>>>>>> and handle 32 applications.
    >>>>>> I was only worried about the hardware.
    >>>>>>
    >>>>>> Also its very confusing naming the System32 directory System32
    >>>>>> while it should be System64. And the SysWow64 should be named
    >>>>>> System32.
    >>>>>> WOW my b...:)
    >>>>>> The name WOW belongs to CompuServe anyway.
     
    Charlie Russel - MVP, Jul 29, 2005
    #9
  10. Ted

    Sean M Guest

    "Tim" <> wrote in message news:dccjjd$h4v$...
    [...snip...]
    > What *does* require to happen is that since the OS itself is 64bit in a
    > 64bit address space with 64bit pointers to all the API's that it provides,

    a
    > THUNK for 32bit calls from applications INTO the operating system needs to
    > occur - that is my understanding of what WOW64 does - please correct me if

    I
    > am wrong & please no nit picking.


    Users and developers who were around in the age of the
    dinosaurs^W^W^W^Wdays of the Win16/32 crossover will remember about the
    "thunking layer" that allowed limited interop between 16- and 32-bit
    processes. Remembering the associated grief of developing for this model,
    Microsoft opted to not include a thunking layer for the 32/64 era.

    DLLs that run in Explorer -- such as those that attach items to the
    context menus -- are running within the *64-bit* Explorer process, and thus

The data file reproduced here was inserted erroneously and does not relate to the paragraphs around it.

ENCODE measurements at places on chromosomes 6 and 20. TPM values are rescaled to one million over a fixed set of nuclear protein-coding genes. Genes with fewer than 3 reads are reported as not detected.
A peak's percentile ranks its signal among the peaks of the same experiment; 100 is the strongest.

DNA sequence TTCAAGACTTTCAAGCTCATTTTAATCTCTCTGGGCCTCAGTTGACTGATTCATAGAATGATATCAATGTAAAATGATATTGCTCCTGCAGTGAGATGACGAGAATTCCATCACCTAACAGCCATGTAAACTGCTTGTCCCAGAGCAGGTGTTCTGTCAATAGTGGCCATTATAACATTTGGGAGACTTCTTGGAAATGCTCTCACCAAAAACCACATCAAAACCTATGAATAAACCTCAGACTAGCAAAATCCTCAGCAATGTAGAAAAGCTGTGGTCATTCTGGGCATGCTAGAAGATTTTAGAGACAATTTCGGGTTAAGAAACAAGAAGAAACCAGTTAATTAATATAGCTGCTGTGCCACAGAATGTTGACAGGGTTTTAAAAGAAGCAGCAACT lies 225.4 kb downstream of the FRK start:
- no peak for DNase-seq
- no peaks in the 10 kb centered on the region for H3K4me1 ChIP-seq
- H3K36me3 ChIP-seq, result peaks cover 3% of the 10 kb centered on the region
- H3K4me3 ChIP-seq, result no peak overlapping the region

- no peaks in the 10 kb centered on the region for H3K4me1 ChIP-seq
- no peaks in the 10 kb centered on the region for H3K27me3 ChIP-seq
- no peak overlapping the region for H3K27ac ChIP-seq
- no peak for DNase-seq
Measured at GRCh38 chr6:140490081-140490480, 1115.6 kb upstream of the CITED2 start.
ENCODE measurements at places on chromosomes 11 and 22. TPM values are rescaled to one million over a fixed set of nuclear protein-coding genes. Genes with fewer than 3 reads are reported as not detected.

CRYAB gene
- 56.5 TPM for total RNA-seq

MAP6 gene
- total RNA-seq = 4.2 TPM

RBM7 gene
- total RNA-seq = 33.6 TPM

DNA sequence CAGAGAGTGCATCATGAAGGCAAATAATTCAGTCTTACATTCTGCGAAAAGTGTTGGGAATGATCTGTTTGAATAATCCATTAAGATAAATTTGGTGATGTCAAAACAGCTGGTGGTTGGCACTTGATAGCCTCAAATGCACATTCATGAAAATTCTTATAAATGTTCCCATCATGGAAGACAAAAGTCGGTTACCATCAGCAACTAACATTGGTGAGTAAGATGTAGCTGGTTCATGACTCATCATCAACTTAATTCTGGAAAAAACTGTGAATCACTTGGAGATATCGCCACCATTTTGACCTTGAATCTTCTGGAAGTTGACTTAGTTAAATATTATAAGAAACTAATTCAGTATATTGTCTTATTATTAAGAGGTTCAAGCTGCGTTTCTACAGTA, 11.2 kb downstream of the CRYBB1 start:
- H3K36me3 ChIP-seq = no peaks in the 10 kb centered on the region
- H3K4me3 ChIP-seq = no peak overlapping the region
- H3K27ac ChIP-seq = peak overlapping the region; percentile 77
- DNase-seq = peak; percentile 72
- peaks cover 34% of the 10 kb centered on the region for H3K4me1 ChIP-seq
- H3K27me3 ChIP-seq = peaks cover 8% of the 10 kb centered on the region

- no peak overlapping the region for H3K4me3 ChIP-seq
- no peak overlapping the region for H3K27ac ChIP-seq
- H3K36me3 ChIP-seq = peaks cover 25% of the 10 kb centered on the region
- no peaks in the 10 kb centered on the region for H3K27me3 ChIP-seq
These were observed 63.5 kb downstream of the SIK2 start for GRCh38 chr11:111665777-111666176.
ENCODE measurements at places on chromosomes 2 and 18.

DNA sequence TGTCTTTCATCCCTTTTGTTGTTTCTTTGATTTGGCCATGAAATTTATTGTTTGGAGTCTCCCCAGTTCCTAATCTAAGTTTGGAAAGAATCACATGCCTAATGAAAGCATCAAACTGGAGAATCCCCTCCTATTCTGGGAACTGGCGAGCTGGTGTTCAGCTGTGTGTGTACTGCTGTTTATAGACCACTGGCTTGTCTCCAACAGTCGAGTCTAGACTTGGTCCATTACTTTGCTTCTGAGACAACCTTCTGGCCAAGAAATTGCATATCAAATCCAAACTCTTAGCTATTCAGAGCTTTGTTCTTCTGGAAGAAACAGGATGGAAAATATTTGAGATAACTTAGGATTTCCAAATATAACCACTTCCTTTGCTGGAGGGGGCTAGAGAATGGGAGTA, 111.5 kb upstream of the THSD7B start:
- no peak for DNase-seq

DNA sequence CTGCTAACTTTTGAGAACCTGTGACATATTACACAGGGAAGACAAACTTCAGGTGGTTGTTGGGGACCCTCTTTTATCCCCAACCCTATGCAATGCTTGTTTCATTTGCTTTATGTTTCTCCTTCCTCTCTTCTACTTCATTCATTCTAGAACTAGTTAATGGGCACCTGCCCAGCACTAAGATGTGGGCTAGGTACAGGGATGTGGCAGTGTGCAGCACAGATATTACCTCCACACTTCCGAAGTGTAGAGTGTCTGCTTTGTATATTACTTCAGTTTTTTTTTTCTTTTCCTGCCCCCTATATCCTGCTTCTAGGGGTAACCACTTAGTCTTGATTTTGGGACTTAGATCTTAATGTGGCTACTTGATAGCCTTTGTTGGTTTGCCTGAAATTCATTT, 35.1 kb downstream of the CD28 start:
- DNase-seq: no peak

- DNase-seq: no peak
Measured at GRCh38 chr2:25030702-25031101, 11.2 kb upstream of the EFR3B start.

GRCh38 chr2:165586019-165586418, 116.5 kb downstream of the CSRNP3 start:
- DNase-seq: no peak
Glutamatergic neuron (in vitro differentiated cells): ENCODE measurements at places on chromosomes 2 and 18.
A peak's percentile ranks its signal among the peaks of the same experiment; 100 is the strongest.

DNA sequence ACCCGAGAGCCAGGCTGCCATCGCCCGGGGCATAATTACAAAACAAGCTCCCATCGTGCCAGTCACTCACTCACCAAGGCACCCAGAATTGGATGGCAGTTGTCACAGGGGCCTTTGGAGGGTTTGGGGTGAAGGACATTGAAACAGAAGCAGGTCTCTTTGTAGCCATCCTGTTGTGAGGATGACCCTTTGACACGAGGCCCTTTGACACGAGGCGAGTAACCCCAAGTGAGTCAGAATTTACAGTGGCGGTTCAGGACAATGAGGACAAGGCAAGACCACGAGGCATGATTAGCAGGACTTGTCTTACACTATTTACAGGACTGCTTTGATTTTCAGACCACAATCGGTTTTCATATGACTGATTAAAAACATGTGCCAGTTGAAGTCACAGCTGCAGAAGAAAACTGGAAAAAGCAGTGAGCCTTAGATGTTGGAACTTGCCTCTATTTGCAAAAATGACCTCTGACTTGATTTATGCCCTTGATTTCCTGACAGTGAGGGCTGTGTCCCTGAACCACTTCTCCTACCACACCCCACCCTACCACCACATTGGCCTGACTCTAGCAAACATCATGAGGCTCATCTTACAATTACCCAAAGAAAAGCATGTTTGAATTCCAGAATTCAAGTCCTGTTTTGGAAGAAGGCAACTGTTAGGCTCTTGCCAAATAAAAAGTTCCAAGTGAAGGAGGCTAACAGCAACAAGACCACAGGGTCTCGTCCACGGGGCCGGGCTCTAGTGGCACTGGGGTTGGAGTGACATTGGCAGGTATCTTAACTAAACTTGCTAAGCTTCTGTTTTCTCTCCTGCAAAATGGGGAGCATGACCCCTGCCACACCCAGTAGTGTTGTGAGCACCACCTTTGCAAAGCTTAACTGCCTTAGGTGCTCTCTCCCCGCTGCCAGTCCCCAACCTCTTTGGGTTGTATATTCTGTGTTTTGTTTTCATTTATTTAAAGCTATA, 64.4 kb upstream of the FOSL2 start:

are *required* by design to support 64-bit memory addressing.

    -- Sean M
     
    Sean M, Jul 29, 2005
    #10
  11. Ted

    Default User Guest

    Of course! Sorry. Yes Ted has an agenda of some sort.

    "Charlie Russel - MVP" <> wrote in message
    news:%...
    > NO!
    > Ted.
    >
    > --
    > Please, all replies to the newsgroup.
    > ======================
    > Charlie.
    > http://www.msmvps.com/xperts64/
    >
    >
    > Colin Barnhorst wrote:
    >> me?
    >>
    >> "Charlie Russel - MVP" <> wrote in
    >> message news:...
    >>> troll
    >>>
    >>> --
    >>> Please, all replies to the newsgroup.
    >>> ======================
    >>> Charlie.
    >>> http://www.msmvps.com/xperts64/
    >>>
    >>>
    >>> Colin Barnhorst wrote:
    >>>> Then don't go 64. Simple. Tim is accurate, but if you are
    >>>> convinced otherwise stay with 32bits. Its not going away for a
    >>>> while. "Ted" <> wrote in message
    >>>> news:uh%...
    >>>>>> Microsoft has every right to claim that x64 runs x86 applications
    >>>>>> because it is true. It is particularly true of games